This October our MSc Management students visited Tilda HQ, one of the UK’s leading rice brands. Students got to grips with the real-world challenges of running a company on this scale, especially in-light of Brexit and the shifts it is set to bring, getting a closer look at the internal workings and decisions taken by the business.
Frankie Goka, MSc Management student, commented:
“I really enjoyed learning about the company’s international sustainability initiatives. In class, we learn a lot about sustainability and how increasingly firms are making it a part of their overall business model in order to become more competitive. Ahead of the trip, our tutor mentioned that Tilda is extremely proud of its sustainability records. With our oral exam coming up, I made sure to ask a lot of questions about the organisation’s long term commitment to sustainability, as I believed that it would be extremely beneficial for my preparation.
I found the most fascinating area of their business to be the professional advice that they provide to farmers in India throughout the basmati rice growing season. From a social standpoint, they are able to educate farmers and greatly enhance the key skills that they need in order to become successful, such as knowing how to obtain better quality grains or higher yields. This helps India as a whole as this increases and improves their human capital, which in turn helps their GPD. From an environmental perspective, their advisory services also have a strong focus on sustainable methods of farming, which has numerous advantages such as better water conservation. Finally, economically, with the demand of white rice being quite high in the international market, the advisory services the company provides to farmers inevitably creates another great stream of income for Tilda.
I found the presentations which were carried out after the tours to be quite insightful, we learnt about some of the issues that the number 1 basmati rice brand in the UK has to deal with. For instance, the implications of a no deal Brexit scenario without the rules of origin being waved or amended on Tilda’s operations in the UK. Currently approximately 30% of Tilda’s products are exported into Europe with no tariffs. However, according to the rules of origin most of Tilda’s products are not deemed to be sufficiently British enough, which implies that it will no longer be eligible for those preferential tax rates in Europe.
For several years, Tilda’s cost effective strategy has been to source most of its basmati rice from India and refine it within the UK. The senior representative at Tilda stated that in the worst-case scenario, Tilda will have to shrink its operations in the UK and the brand will no longer be British.”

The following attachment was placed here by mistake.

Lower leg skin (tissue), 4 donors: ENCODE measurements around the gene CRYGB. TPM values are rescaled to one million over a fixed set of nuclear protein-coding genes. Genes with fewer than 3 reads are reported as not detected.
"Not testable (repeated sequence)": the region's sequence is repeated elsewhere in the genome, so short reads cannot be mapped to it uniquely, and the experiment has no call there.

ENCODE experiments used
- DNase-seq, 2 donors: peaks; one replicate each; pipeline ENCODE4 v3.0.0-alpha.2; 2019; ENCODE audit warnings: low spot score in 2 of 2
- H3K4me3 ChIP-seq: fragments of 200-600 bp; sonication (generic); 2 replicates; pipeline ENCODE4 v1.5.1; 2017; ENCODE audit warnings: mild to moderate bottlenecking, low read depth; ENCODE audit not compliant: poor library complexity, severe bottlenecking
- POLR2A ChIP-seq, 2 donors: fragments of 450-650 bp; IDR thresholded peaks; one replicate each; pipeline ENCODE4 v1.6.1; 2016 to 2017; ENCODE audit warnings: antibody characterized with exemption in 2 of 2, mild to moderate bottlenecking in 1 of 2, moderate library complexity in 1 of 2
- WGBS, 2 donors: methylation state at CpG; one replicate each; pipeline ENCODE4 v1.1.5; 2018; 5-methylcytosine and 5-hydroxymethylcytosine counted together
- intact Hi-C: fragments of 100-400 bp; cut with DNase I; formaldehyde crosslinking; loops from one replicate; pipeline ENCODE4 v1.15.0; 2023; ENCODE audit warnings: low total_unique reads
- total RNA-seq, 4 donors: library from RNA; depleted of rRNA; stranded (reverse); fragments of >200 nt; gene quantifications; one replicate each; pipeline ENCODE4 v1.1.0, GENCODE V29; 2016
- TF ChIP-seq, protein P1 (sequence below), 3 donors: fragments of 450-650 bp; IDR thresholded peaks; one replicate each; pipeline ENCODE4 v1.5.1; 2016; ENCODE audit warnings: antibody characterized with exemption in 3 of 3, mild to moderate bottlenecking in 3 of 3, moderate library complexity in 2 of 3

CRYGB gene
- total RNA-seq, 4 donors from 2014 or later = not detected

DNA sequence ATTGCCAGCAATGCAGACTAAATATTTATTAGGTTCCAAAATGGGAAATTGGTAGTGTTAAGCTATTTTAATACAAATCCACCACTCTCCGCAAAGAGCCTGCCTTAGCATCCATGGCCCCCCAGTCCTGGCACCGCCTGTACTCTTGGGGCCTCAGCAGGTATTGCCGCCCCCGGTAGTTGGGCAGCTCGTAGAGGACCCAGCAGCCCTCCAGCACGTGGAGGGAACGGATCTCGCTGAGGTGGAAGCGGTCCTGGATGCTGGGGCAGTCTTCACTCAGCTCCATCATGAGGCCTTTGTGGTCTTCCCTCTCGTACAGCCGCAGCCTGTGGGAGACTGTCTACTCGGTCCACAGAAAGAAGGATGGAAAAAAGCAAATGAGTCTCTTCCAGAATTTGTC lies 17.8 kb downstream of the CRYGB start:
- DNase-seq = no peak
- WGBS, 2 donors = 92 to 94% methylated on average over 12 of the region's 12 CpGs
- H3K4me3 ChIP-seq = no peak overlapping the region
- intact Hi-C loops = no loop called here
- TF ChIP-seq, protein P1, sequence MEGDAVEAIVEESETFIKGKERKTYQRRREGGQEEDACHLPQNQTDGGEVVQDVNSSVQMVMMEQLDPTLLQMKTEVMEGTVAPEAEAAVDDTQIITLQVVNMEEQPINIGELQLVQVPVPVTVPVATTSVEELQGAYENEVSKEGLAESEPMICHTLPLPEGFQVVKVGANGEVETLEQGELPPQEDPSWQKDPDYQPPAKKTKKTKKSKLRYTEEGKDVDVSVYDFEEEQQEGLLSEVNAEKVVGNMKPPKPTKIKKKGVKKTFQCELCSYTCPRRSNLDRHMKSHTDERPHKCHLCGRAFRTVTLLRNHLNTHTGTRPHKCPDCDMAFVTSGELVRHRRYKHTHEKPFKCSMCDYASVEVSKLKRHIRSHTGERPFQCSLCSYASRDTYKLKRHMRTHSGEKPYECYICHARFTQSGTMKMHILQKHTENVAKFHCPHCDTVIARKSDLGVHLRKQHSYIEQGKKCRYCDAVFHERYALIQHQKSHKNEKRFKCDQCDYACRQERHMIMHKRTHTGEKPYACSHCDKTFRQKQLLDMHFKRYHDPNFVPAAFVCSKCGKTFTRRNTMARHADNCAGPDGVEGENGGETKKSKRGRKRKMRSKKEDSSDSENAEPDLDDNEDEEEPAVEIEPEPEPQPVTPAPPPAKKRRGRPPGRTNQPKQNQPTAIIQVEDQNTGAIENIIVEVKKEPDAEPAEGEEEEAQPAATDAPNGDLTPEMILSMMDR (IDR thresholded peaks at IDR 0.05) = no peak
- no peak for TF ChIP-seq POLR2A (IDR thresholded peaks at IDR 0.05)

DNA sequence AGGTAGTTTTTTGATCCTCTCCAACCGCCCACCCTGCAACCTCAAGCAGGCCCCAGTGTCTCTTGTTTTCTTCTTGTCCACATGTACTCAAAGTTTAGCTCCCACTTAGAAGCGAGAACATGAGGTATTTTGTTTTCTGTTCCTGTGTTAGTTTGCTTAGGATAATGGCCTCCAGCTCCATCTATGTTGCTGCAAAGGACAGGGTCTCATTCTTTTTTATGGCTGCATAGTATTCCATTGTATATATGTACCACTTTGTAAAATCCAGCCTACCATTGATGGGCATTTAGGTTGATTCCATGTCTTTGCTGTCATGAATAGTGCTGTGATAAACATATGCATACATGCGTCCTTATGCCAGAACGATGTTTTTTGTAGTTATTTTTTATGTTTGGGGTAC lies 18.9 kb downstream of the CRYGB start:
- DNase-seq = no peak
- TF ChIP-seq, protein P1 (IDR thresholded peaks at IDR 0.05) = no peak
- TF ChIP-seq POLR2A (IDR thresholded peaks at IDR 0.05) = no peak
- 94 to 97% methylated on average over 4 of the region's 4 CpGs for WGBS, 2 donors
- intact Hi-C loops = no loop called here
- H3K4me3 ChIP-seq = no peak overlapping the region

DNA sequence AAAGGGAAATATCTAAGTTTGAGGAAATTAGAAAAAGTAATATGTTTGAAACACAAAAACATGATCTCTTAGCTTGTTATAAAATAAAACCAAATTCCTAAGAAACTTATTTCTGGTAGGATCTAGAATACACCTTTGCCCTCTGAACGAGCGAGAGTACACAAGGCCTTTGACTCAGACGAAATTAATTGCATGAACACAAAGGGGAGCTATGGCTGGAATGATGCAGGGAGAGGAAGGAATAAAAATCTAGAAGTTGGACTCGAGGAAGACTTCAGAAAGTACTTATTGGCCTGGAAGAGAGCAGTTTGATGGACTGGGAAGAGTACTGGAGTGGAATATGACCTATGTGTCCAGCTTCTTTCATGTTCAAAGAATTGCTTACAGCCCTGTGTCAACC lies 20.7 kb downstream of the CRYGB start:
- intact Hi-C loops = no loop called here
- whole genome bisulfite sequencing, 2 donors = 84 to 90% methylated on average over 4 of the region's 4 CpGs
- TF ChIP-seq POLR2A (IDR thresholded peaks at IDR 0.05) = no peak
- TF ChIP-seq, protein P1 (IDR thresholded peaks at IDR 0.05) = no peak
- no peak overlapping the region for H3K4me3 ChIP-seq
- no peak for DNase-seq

Aya Asali, MSc Management student, commented:
“The trip to Tilda was a great way to witness a real-life example of the intricacies of supply chain management. Among the most valuable elements of the trip was learning about how the employees manage complexity and trade-offs. For instance, Tilda prioritises their quality and brand preservation over reducing costs and producing in maximum volume, and therefore refuses to enter the label market. Although trade-offs between quality, cost, and delivery were studied in class, the presence of opportunities, such as entering the label market, cause additional opportunity costs which I had previously not considered.
Furthermore, I found it interesting that waste from broken rice is reused or resold for many functions, including low-cost rice, animal feeding, or rice flower. Yet, the company still struggles to resolve the issue of remaining sustainable in packaging, particularly for microwave rice. This outlines the difficulties of completing the circular economy and maintaining environmental sustainability.
Most importantly, the trip allowed us to think from the perspective of the producer. Rather than reading case studies of how customer value affects production and thinking theoretically, we delved into the situation and began thinking practically. I certainly felt as though I was experiencing the business world first-hand, and reflected on what I would do if I were a producer or supply chain manager.
Having been on this trip, I am now able to read case studies with a practical outlook. I now see the importance of viewing scenarios from multidimensional perspectives, including the producer as well as stakeholders, and will be able to conduct in-depth analyses of case studies from now on.”
Find out more about our MSc Management programme at Surrey Business School.